TAMPA — Draft prospects will tell you they want nothing more than the mere opportunity to make it to the NFL.
But for those who actually attain that elusive goal, the question quickly becomes whether there will be legitimate opportunity to be a factor at the next level.
Which brings us to Tampa Bay, where the members of the Bucs' 2009 rookie class have the world at their fingertips.
Teams always maintain they draft the best available players, but it's clear the Bucs were drafting with a focus on their needs. As a result, most of this season's rookies can expect to play and, in some cases, compete for starting jobs from the outset.
With the possible exception of first-round pick QB Josh Freeman, who will likely use 2009 as an apprenticeship, each rookie plays a position that allows a chance for immediate impact.
Now, it's up to them.
"Any time you're a rookie with the Tampa Bay Buccaneers, you're going to have legitimate opportunity," coach Raheem Morris said. "This year in particular, we're kind of going with a little bit of a youth movement, as you know, and these guys can come in and assume some roles.
"We're going to let them come in and assume those roles, and if they're man enough to do it, then they'll do it. If they're not man enough, then they won't. We'll find some second-year players, third-year players — the guys we already have on campus."
So, it's there for the taking. Are these youngsters up to the task?
Roy Miller could be. The former Texas standout and third-round pick will, at the very least, be a key member of the defensive line rotation given the dearth of qualified candidates. Fourth-rounder Kyle Moore will immediately be thrown into a competition with Jimmy Wilkerson at left defensive end, which is up for grabs. Moore's five sacks at USC in 2008 are unimpressive at first glance, but, as he explains, they might be a result of his multiple responsibilities in the Trojans defense.
Fifth-rounder Xavier Fulton, a tackle from Illinois, has a chance to fill a need as a backup swing tackle behind starters Donald Penn and Jeremy Trueblood. It's considered one of the more crucial backup roles on the roster. And seventh-round picks E.J. Biggers, a cornerback from Western Michigan, and Sammie Stroughter, a receiver from Oregon State, play positions that lack depth and can make an immediate splash.
Their opportunities begin with this week's three practices.
If — and at this early stage, it's a big if — this rookie class can seize the unique opportunities before it, it could define itself as one of the most impactful classes in quite some time.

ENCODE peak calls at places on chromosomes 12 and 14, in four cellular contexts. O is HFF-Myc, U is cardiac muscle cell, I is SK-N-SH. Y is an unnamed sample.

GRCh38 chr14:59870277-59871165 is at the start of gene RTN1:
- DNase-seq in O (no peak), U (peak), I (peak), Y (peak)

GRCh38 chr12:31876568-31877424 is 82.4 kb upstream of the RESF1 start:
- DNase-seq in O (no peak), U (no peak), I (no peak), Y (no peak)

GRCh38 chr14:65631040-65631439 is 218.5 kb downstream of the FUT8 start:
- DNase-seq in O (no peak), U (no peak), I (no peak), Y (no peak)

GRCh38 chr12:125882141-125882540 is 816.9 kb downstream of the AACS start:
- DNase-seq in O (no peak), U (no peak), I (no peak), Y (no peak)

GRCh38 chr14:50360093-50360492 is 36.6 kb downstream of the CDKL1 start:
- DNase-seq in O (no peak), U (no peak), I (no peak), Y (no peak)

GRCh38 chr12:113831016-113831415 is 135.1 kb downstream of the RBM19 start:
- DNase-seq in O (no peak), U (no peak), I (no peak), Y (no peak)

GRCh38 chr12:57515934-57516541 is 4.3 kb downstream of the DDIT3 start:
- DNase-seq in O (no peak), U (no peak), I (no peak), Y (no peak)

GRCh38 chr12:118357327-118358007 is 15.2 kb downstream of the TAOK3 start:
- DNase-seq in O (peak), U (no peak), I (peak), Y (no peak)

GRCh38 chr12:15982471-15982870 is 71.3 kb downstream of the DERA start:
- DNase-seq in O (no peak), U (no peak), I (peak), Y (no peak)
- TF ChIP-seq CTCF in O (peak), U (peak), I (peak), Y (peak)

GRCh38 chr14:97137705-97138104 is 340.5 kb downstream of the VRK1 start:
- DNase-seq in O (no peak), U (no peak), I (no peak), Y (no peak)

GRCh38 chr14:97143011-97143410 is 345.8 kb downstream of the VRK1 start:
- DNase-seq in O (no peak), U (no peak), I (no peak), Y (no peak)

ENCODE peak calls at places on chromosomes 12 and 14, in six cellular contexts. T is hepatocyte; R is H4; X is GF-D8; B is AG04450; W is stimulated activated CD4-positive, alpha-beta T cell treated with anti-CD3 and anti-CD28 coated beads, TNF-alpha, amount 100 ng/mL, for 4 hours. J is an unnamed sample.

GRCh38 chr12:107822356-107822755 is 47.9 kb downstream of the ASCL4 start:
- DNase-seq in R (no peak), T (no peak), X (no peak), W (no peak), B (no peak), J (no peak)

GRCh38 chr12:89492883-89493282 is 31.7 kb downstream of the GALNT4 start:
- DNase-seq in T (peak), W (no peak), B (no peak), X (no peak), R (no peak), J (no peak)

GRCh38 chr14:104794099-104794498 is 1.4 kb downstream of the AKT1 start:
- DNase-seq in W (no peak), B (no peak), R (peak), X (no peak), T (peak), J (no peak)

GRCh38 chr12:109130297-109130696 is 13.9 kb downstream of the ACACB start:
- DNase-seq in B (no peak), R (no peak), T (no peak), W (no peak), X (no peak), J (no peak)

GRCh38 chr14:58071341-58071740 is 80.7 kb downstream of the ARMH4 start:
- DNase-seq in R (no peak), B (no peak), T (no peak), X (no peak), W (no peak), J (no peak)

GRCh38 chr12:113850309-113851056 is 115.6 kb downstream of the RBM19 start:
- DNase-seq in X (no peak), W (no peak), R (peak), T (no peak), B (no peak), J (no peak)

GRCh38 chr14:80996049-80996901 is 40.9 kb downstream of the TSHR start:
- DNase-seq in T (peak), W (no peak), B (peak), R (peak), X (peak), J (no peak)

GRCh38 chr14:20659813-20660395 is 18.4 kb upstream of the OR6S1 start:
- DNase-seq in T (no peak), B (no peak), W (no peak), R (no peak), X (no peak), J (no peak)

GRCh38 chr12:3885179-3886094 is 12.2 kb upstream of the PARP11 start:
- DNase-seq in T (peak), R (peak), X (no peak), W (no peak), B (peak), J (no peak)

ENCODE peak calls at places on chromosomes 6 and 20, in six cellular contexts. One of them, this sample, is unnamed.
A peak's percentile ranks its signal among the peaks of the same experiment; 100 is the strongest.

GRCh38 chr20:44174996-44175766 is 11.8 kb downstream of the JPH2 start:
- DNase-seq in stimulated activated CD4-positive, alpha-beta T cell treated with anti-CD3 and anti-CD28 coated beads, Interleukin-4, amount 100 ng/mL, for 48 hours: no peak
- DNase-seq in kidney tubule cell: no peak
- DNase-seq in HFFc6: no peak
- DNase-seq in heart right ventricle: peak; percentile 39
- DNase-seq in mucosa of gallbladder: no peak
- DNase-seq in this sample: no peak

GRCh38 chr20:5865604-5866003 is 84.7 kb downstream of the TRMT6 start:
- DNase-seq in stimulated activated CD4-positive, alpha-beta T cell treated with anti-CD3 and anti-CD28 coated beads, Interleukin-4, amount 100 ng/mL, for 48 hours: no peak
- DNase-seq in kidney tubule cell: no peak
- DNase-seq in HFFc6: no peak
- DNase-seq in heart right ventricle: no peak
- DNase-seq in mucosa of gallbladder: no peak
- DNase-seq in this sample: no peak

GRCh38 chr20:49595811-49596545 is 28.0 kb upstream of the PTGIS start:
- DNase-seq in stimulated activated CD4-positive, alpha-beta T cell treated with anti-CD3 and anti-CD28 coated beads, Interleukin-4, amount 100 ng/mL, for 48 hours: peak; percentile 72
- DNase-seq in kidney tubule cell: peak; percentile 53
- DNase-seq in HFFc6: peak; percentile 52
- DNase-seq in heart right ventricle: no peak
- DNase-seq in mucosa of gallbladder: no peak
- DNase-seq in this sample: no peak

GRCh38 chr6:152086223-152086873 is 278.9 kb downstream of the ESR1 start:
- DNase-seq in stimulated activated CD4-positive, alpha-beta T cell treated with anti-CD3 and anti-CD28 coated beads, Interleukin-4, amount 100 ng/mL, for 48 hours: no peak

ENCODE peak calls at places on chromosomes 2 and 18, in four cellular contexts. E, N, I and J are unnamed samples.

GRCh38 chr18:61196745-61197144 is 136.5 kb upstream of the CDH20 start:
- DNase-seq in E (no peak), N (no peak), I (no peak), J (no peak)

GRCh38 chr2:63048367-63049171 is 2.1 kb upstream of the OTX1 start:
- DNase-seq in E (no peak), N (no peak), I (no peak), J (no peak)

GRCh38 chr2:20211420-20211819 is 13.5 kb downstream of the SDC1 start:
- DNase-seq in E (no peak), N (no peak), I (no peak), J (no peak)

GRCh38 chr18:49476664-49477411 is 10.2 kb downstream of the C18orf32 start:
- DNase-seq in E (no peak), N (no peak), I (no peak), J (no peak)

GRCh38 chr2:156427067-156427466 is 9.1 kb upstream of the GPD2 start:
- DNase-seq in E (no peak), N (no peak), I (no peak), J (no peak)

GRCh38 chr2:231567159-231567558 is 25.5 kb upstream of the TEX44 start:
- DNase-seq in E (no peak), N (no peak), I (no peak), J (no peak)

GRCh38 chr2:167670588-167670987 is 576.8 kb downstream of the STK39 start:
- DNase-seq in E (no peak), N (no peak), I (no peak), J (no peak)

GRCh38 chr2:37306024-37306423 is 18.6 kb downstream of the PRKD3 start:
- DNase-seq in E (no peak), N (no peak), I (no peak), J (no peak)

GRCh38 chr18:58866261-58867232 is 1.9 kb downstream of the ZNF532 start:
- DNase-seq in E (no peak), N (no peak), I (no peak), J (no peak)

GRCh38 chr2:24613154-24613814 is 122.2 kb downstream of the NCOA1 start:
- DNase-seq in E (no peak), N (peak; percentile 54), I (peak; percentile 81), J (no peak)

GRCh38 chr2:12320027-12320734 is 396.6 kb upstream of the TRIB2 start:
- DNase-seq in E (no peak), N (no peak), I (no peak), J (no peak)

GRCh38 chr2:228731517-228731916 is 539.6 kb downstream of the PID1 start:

Kicker duel: For all the talk of the position battles at quarterback and other units, one of the most interesting could be the one brewing at kicker.
The signing of Mike Nugent, a Tampa native, in March was a surprise given veteran Matt Bryant's consistency with the Bucs since 2005. But Nugent is younger (27) than Bryant (33) and arguably has more range, though Bryant has been slightly more consistent. One of Bryant's issues the past couple of seasons is his tendency toward short kickoffs. That has cost the Bucs field position.
Once training camp arrives, they will square off and be under great scrutiny. Morris and general manager Mark Dominik say Nugent was added to increase competition. To that end, the Bucs will have their first legitimate position battle at kicker since 2005, when Todd France challenged Bryant for the job.
Don't be surprised if Bryant doesn't survive this challenge.
Taking attendance: The Bucs expressed no concern about the players who missed voluntary organized team activities last week, particularly LB Barrett Ruud and TE Kellen Winslow.
Ruud's absence is thought by some to be contract related. Winslow was dealing with a "personal matter," according to the team, and will join his teammates "soon."
So, how should you feel about this? In a perfect world, everyone would be there. But missing two technically optional practices in May doesn't mean a player won't perform in September. If the absences remain isolated incidents, you've probably read the last word about the subject in these pages. But if Ruud or Winslow continues to be absent for this week's three workouts, then that's another matter, one the Bucs should address publicly.
Stephen F. Holder can be reached at email@example.com.